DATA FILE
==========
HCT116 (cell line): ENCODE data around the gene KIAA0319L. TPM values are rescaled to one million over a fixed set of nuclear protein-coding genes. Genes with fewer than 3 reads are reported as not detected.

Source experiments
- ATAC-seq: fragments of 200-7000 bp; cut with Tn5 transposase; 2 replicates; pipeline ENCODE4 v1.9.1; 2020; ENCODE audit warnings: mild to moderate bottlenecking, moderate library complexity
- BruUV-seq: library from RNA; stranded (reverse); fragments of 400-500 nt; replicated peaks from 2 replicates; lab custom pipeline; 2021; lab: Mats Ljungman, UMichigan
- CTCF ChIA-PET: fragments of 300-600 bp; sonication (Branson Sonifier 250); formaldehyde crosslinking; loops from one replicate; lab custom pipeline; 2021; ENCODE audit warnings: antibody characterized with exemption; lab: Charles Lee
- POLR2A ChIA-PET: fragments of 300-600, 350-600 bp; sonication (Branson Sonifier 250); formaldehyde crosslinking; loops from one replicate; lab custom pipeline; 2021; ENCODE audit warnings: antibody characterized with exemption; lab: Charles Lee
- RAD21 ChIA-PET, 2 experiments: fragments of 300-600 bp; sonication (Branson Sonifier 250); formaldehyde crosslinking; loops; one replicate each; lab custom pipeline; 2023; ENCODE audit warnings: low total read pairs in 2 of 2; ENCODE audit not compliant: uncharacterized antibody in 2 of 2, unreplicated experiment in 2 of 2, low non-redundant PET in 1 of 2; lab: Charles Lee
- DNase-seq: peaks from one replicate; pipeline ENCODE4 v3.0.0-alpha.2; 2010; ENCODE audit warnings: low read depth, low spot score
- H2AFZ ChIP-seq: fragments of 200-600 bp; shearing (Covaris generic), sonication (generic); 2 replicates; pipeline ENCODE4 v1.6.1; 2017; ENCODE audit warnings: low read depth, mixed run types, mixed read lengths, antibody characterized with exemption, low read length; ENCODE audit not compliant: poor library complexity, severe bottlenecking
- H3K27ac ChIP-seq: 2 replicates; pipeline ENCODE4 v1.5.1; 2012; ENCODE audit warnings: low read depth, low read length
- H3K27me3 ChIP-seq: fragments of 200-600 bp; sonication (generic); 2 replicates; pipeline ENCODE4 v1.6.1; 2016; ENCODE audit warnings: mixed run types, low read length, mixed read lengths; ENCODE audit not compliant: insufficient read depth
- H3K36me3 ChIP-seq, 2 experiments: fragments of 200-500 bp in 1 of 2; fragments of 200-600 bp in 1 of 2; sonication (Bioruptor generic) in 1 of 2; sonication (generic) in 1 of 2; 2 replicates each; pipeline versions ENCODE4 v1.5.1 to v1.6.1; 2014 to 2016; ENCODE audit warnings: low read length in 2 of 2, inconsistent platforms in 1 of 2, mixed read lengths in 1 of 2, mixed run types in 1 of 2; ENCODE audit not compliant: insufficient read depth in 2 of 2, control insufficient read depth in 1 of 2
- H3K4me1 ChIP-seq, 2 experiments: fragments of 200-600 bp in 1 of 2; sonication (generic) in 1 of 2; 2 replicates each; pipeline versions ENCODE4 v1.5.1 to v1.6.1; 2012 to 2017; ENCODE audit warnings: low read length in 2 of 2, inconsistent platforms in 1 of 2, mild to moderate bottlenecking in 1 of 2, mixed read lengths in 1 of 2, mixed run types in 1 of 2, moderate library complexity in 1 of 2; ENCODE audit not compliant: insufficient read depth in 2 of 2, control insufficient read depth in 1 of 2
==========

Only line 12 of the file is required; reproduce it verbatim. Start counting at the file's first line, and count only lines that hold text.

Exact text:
- H3K36me3 ChIP-seq, 2 experiments: fragments of 200-500 bp in 1 of 2; fragments of 200-600 bp in 1 of 2; sonication (Bioruptor generic) in 1 of 2; sonication (generic) in 1 of 2; 2 replicates each; pipeline versions ENCODE4 v1.5.1 to v1.6.1; 2014 to 2016; ENCODE audit warnings: low read length in 2 of 2, inconsistent platforms in 1 of 2, mixed read lengths in 1 of 2, mixed run types in 1 of 2; ENCODE audit not compliant: insufficient read depth in 2 of 2, control insufficient read depth in 1 of 2